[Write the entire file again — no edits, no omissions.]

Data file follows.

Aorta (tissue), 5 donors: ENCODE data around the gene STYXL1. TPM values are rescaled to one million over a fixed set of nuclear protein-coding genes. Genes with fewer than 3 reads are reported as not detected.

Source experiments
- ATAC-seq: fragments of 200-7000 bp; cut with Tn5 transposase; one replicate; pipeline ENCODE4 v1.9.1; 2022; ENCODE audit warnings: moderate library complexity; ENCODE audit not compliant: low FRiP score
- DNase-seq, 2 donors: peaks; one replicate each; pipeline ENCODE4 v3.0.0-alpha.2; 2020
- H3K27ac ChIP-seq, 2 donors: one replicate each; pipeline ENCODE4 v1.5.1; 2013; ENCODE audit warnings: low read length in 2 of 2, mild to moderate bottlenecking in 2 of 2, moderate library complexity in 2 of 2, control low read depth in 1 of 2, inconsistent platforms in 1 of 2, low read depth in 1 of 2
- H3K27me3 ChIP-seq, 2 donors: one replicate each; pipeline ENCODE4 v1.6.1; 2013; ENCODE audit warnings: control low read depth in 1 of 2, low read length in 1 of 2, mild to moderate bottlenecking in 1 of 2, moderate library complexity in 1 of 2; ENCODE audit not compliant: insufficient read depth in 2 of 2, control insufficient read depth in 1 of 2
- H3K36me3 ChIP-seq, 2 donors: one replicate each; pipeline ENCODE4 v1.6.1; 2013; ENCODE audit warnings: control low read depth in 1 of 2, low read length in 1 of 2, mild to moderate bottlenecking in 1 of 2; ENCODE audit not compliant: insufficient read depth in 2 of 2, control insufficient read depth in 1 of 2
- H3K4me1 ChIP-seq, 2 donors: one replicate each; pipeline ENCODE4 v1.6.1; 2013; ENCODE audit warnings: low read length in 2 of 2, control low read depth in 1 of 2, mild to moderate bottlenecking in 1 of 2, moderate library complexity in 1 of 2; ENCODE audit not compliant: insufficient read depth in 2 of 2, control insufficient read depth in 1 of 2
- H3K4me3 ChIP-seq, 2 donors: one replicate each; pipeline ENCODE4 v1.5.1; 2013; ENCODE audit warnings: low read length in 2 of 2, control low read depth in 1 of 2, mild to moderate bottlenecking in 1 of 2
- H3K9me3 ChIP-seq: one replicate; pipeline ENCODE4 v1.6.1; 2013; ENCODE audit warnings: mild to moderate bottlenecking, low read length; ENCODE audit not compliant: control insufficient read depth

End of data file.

Aorta (tissue), 5 donors: ENCODE data around the gene STYXL1. TPM values are rescaled to one million over a fixed set of nuclear protein-coding genes. Genes with fewer than 3 reads are reported as not detected.

Source experiments
- ATAC-seq: fragments of 200-7000 bp; cut with Tn5 transposase; one replicate; pipeline ENCODE4 v1.9.1; 2022; ENCODE audit warnings: moderate library complexity; ENCODE audit not compliant: low FRiP score
- DNase-seq, 2 donors: peaks; one replicate each; pipeline ENCODE4 v3.0.0-alpha.2; 2020
- H3K27ac ChIP-seq, 2 donors: one replicate each; pipeline ENCODE4 v1.5.1; 2013; ENCODE audit warnings: low read length in 2 of 2, mild to moderate bottlenecking in 2 of 2, moderate library complexity in 2 of 2, control low read depth in 1 of 2, inconsistent platforms in 1 of 2, low read depth in 1 of 2
- H3K27me3 ChIP-seq, 2 donors: one replicate each; pipeline ENCODE4 v1.6.1; 2013; ENCODE audit warnings: control low read depth in 1 of 2, low read length in 1 of 2, mild to moderate bottlenecking in 1 of 2, moderate library complexity in 1 of 2; ENCODE audit not compliant: insufficient read depth in 2 of 2, control insufficient read depth in 1 of 2
- H3K36me3 ChIP-seq, 2 donors: one replicate each; pipeline ENCODE4 v1.6.1; 2013; ENCODE audit warnings: control low read depth in 1 of 2, low read length in 1 of 2, mild to moderate bottlenecking in 1 of 2; ENCODE audit not compliant: insufficient read depth in 2 of 2, control insufficient read depth in 1 of 2
- H3K4me1 ChIP-seq, 2 donors: one replicate each; pipeline ENCODE4 v1.6.1; 2013; ENCODE audit warnings: low read length in 2 of 2, control low read depth in 1 of 2, mild to moderate bottlenecking in 1 of 2, moderate library complexity in 1 of 2; ENCODE audit not compliant: insufficient read depth in 2 of 2, control insufficient read depth in 1 of 2
- H3K4me3 ChIP-seq, 2 donors: one replicate each; pipeline ENCODE4 v1.5.1; 2013; ENCODE audit warnings: low read length in 2 of 2, control low read depth in 1 of 2, mild to moderate bottlenecking in 1 of 2
- H3K9me3 ChIP-seq: one replicate; pipeline ENCODE4 v1.6.1; 2013; ENCODE audit warnings: mild to moderate bottlenecking, low read length; ENCODE audit not compliant: control insufficient read depth